1950-58 Moves to Britain. While living in London, records the traditional music of England, Scotland, and Ireland, working with folklorists Peter Kennedy, Hamish Henderson, and Seamus Ennis, and other collections. Makes numerous radio and television broadcasts of folk music for the BBC and becomes a leading figure in the British folk revival.
1953-54 Makes first recorded survey of music in Spain.
1954-55 Makes comprehensive survey of Italian folk music with Diego Carpitella.
1955 Serves as editor of Columbia Masterworks’ World Library of Folk and Primitive Music, the first recorded survey of world folk song. 18 volumes will appear over the next several years. 
1956 Publishes first article on Cantometrics, based on his work in Italy and Spain, in Nuovi Argomenti, a journal founded by Alberto Moravia, Alberto Carocci, and Leonardo Sciascia. Lomax was proud of his association with leftwing Italian intellectuals, but said they were shocked by the “barbarity” of music on his recordings.
1958 Returns to the U.S. Presents views on singing style and sexual restrictions at meeting of the American Antholopological Association, by invitation of friend Margaret Mead.
1959-1960 Launches a major field trip sponsored by Atlantic Records, recording, in stereo, traditional music in Virginia, Kentucky, Alabama, Mississippi, Tennessee, Arkansas, and the Georgia Sea Islands, assisted by British folksinger Shirley Collins, and later his daughter, Anna Lomax. These recordings were released as the Southern Folk Heritage series on Atlantic Records and as Southern Journey on Prestige Records.
1960-1961 Receives American Council of Learned Societies fellowship to investigate vocal qualities and study communications theory with Ray Birdwhistell, Edward Hall, and George and Edith Trager.
1961 Launches, with Victor Grauer, the Cantometrics project, a comparative study of expressive styles and culture which broadened to include movement (Choreometrics) and speaking style (Parlametrics).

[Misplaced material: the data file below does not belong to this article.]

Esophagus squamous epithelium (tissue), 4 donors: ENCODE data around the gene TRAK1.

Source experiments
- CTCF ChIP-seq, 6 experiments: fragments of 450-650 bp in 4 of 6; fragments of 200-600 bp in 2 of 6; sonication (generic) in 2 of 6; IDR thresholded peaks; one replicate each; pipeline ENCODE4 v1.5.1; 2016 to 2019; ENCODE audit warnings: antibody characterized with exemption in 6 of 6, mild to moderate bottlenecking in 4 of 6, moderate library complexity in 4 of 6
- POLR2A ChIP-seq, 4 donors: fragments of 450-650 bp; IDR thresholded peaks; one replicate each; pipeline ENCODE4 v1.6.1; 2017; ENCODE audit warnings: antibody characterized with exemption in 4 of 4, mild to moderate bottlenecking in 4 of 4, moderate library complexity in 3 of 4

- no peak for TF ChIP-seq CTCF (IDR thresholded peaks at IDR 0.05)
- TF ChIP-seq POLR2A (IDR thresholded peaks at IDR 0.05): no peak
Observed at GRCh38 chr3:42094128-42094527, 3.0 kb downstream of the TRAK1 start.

1962 On a six-month field trip to the West Indies, records traditional music of English-, French-, and Spanish-speaking Caribbean, as well as of Hindu community in Trinidad, sponsored by the University of the West Indies.
1962 The Cross Cultural Study of Expressive Style, with anthropologist Conrad Arensberg as co-director, becomes affiliated with Columbia University.
1966 Delivers, with the staff of the Cantometrics project, a day-long report entitled Frontiers of Anthropology: Cantometrics and Culture to the Anthropology section of the American Association for the Advancement of Science.
1967 Travels to Morocco with Joan Halifax to record traditional music, as well as speech samples for burgeoning Parlametrics project.
1968 Publishes, with Cantometrics staff, Folk Song Style and Culture, a collection and expansion of the papers delivered at the AAAS in 1966.
1977 Serves as musical consultant to the 1977 Voyager space probe project directed by Carl Sagan, including the blues and jazz of Blind Willie Johnson and Louis Armstrong, Andean panpipes and Navajo chants, polyphonic vocal music from the Mbuti (Zairean pygmy tribe) and Caucasus Georgians, alongside the works of Bach, Mozart, and Beethoven.
1978-85 Makes field trips to Mississippi, Alabama, Georgia, Louisiana, Virginia, North Carolina, and Arizona to videotape regional American culture for American Patchwork, a seriesthat aired on PBS in 1990.
1983 Founds the Association for Cultural Equity to support his research and film projects.
1986 Receives the National Medal of Arts from President Reagan.
1989-94 Develops the Global Jukebox, a multi-media system for exploring and cross-analyzing the music and dance of the world.
1993 Receives the National Book Critics’ Circle Award for non-fiction for The Land Where the Blues Began, a memoir of his work in the South from the 1930s to the 1980s.
1996-2002 Lives in retirement with his daughter and grandson in Florida.
2000 Named a “Living Legend” by the Librarian of Congress.
2001 Receives Honorary Doctorate from Tulane University.
2002 Dies in Holiday, Florida, at the age of 87.
2003 Posthumously receives Grammy Trustees Award.